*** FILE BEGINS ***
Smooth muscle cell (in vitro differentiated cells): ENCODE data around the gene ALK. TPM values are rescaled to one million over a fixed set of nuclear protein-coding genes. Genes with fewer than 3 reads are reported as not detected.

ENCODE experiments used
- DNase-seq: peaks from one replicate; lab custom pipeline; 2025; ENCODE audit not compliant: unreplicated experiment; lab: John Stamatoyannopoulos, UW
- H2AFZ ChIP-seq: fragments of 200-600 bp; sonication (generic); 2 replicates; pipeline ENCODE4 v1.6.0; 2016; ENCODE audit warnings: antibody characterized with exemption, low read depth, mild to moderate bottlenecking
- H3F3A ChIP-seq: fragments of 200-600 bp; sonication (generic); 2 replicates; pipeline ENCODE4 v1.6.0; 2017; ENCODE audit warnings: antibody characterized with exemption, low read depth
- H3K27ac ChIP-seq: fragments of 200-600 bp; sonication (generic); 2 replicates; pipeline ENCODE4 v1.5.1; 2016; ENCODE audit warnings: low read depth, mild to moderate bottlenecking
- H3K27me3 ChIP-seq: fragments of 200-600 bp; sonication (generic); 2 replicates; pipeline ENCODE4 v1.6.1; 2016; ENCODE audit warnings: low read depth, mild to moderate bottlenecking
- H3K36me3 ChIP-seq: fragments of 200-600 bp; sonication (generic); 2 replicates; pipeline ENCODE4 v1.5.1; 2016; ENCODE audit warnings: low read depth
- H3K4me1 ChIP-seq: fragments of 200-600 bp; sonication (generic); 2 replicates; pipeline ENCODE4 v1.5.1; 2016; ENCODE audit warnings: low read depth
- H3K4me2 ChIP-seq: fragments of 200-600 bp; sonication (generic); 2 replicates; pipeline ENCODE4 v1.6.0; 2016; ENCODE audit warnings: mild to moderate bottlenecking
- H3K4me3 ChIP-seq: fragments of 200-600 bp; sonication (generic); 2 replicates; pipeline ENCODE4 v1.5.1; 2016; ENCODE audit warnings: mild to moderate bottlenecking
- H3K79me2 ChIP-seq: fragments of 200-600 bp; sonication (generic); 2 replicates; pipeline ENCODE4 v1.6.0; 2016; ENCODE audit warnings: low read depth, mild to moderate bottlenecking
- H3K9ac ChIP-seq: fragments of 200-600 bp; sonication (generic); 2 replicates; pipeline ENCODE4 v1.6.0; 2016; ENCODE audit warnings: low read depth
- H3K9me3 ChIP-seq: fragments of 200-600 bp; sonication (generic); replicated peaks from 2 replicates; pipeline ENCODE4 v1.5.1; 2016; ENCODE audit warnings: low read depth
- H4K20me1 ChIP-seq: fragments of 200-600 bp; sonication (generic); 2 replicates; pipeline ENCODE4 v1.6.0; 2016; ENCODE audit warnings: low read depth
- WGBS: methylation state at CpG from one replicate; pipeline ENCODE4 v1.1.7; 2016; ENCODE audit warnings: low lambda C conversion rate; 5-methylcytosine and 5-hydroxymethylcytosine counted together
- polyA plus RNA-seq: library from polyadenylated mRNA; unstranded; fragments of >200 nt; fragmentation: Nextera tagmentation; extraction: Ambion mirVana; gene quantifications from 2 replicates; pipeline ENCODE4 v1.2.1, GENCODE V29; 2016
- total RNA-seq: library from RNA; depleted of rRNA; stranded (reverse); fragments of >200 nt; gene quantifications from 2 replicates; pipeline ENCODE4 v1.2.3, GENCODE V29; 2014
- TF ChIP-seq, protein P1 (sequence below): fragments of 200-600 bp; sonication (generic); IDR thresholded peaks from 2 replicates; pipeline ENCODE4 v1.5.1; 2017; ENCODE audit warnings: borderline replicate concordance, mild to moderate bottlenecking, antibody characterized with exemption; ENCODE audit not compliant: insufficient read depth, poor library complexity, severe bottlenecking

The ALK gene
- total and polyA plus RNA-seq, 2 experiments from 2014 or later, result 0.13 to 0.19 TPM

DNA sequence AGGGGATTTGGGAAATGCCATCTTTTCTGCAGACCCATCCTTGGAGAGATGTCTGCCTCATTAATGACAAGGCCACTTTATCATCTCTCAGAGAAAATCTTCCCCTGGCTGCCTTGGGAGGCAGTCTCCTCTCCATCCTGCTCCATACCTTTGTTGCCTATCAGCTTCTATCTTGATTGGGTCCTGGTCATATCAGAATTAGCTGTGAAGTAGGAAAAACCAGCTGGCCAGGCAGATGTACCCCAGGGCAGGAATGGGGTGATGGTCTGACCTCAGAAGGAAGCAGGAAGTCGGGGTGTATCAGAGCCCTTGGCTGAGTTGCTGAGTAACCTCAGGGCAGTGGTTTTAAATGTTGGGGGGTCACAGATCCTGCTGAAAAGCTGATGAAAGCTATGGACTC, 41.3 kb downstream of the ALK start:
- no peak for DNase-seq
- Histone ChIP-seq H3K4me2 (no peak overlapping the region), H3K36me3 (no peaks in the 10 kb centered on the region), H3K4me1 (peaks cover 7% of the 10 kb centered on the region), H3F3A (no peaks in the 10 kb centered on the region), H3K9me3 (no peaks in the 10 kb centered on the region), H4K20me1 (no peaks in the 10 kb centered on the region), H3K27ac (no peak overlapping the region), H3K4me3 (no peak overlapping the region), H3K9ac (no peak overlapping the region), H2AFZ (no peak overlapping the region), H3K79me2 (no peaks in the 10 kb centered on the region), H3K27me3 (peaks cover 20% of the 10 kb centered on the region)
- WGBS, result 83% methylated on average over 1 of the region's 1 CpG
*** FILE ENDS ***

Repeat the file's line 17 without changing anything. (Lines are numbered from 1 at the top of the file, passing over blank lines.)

- polyA plus RNA-seq: library from polyadenylated mRNA; unstranded; fragments of >200 nt; fragmentation: Nextera tagmentation; extraction: Ambion mirVana; gene quantifications from 2 replicates; pipeline ENCODE4 v1.2.1, GENCODE V29; 2016